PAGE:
Bill Lowe performs Ed Bullins' 'Street Sounds'
Jacquinn Williams | 1/10/2012, 4:47 p.m.
The play is a series of monologues. How do you make sure the words aren’t lost in the music?
The monologues are connected, but not by plot. I’ve chosen 10-12 of them that will be set to music, but it won’t be a musical. Some of them will be intertwined.
The words are still the primary focus. The music provides a visual underpinning of what’s being seen. It compliments or complicates. It will clarify or get in the way of what’s being heard. But, if his [Bullins’] words are strong they will stand up.
How will you make it relevant to today’s audience, especially teenagers and young adults?
I do a weekly workshop at the Boys and Girls Club on Talbot and Dot Avenue called “Riffs and Raps.” We were talking about jazz and hip hop and asked the kids to rap, about love supreme.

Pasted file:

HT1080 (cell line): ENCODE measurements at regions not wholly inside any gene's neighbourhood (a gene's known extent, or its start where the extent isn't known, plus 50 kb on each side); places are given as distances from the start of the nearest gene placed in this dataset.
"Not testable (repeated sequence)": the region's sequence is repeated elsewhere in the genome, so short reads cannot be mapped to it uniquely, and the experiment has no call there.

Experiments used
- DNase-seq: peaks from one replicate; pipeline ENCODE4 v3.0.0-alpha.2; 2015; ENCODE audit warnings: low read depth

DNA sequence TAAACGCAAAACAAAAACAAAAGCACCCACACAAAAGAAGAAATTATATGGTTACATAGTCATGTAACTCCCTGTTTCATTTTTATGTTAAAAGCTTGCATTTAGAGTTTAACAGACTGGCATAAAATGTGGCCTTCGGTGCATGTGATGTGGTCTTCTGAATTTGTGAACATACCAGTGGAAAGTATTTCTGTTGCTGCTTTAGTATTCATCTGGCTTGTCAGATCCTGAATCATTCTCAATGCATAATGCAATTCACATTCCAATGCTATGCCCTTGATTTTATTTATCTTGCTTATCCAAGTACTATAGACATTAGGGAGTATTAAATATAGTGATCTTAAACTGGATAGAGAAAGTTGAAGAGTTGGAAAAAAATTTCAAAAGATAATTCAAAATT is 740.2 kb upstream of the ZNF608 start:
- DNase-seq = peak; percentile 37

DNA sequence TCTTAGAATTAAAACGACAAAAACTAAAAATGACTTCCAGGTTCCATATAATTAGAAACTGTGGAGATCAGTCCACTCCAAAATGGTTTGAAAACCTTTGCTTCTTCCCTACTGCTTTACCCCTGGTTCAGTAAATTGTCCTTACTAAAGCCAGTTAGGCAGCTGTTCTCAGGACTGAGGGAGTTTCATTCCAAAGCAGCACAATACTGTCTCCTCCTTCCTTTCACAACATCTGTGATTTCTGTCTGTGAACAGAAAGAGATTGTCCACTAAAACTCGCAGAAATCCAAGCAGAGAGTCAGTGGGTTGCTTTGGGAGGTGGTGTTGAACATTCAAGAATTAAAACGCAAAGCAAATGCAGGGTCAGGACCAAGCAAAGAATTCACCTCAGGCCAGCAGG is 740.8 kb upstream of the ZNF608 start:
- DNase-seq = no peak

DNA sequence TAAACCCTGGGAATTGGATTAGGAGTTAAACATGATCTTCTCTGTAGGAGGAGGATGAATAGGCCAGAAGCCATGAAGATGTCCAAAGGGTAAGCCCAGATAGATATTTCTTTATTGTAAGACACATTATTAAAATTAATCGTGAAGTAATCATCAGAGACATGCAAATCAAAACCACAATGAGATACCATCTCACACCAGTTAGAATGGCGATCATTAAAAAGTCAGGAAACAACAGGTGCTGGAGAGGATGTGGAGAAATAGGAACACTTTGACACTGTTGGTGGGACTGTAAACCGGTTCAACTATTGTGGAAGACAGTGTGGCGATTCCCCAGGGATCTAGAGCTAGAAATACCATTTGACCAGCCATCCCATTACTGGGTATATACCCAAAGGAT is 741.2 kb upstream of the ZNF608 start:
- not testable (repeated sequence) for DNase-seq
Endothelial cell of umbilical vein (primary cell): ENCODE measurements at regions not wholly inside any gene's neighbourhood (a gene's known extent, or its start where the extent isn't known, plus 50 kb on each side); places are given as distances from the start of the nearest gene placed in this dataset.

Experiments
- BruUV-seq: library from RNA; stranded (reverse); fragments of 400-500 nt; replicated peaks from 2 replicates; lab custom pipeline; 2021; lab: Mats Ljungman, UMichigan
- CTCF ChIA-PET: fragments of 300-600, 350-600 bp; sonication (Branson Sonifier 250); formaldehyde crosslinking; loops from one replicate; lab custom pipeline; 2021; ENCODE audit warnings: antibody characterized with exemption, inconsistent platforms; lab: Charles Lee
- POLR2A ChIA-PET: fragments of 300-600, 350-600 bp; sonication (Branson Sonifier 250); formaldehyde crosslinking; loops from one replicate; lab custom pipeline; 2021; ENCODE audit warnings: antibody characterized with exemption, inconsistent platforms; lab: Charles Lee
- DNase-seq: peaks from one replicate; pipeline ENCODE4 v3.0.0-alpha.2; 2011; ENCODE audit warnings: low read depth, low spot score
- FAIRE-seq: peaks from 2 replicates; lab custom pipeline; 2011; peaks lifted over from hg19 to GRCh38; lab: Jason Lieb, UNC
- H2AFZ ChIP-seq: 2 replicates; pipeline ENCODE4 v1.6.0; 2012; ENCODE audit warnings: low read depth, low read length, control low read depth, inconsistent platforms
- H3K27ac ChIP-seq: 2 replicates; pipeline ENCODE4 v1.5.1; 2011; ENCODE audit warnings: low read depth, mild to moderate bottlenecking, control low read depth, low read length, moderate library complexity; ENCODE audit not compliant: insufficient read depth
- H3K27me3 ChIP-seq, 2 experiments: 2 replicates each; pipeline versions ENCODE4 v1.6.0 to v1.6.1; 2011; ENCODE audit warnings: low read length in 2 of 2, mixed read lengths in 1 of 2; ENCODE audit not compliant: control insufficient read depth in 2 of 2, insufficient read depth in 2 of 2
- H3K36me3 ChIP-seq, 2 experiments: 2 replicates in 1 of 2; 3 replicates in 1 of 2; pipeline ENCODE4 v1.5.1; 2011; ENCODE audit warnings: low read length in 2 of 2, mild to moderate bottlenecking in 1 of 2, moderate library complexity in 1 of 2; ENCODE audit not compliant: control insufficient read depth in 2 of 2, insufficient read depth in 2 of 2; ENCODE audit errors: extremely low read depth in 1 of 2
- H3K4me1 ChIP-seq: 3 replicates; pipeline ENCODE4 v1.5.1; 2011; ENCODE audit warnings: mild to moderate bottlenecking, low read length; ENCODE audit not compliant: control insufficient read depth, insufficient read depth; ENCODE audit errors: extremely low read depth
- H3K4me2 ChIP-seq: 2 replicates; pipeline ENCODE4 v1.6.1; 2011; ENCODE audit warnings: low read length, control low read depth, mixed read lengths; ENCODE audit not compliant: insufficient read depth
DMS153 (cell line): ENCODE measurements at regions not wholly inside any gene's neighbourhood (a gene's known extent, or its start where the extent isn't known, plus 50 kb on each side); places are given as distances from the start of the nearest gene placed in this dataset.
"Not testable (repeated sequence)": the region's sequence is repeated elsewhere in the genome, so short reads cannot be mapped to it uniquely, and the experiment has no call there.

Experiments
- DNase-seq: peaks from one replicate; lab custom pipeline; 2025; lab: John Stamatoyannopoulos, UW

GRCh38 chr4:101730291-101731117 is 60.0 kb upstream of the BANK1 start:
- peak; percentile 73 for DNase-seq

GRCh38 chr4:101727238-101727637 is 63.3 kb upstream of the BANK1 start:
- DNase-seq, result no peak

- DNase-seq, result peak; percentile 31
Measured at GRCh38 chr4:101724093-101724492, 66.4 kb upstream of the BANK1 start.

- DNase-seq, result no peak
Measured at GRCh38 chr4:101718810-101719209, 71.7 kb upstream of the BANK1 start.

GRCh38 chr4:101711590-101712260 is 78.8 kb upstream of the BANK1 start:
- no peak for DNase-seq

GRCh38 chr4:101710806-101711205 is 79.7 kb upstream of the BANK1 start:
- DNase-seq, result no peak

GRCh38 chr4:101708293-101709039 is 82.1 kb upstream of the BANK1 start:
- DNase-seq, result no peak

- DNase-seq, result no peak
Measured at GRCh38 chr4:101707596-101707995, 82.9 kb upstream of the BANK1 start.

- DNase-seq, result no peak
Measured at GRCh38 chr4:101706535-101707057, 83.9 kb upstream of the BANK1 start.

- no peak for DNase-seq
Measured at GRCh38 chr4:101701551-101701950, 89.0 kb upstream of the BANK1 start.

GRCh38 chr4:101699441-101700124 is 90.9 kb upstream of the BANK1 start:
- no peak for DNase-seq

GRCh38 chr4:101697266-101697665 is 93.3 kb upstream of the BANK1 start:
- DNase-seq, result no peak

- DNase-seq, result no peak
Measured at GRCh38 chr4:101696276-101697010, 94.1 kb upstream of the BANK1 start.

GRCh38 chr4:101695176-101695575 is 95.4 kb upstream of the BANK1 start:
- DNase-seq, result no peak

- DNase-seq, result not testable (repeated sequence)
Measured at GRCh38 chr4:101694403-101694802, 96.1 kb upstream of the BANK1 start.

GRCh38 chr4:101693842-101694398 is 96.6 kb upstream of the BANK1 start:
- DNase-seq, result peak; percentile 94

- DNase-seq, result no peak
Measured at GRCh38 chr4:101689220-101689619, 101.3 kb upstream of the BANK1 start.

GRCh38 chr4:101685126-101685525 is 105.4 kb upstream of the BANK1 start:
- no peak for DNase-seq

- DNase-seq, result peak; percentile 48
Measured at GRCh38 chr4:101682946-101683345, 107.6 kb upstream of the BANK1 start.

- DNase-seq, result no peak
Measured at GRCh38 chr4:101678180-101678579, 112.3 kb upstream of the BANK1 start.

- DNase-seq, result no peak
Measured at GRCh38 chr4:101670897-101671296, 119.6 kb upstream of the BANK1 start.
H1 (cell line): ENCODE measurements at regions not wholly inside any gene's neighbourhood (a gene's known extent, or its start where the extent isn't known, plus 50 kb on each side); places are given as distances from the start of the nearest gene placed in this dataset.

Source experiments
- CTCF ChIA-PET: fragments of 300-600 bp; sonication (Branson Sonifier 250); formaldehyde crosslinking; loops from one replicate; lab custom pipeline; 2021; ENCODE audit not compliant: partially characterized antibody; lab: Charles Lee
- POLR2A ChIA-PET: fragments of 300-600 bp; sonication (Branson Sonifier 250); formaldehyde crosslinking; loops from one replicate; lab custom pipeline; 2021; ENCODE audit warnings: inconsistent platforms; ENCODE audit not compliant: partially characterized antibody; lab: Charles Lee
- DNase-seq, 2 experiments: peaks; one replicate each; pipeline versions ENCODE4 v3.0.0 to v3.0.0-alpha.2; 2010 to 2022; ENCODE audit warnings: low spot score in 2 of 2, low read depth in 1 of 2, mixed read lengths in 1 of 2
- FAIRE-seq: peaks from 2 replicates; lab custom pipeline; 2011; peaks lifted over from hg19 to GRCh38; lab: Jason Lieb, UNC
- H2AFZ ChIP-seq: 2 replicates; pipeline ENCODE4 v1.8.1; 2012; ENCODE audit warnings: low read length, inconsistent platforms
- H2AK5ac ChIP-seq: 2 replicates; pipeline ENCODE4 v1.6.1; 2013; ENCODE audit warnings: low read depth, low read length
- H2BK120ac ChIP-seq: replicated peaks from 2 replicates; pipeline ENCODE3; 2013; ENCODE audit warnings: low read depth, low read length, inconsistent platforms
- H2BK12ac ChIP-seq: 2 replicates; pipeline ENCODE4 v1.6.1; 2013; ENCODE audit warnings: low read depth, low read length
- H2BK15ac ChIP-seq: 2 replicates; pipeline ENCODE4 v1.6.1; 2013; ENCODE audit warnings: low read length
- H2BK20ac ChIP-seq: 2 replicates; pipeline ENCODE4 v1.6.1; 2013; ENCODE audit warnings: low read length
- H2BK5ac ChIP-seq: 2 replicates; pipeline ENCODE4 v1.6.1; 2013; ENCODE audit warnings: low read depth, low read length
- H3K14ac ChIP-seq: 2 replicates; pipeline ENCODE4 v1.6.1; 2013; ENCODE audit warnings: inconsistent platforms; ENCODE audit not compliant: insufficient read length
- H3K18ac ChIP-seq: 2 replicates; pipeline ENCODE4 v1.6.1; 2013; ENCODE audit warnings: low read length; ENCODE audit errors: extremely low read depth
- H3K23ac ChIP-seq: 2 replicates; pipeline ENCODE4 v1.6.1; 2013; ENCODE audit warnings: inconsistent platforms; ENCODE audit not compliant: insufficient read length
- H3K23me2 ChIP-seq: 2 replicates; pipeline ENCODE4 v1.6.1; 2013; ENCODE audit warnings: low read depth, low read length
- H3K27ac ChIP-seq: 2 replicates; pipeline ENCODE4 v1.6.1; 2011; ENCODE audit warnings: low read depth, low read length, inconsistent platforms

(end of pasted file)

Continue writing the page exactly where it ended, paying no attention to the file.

There were some outstanding raps but there will be two students — Obama and Josiah — from the program who will be part of this production. Now, street sounds will have young people conversing in hip hop.
Ed Bullins’ “Street Sounds: Dialogues with Black Existence” with music by Bill Lowe and directed by Gilbert McCauley will be at Hibernian Hall Jan. 21 at 8 p.m and Jan. 22 at 2 p.m. Tickets are available at the door and online at www.madison-park.org/about-us/events/street-sounds.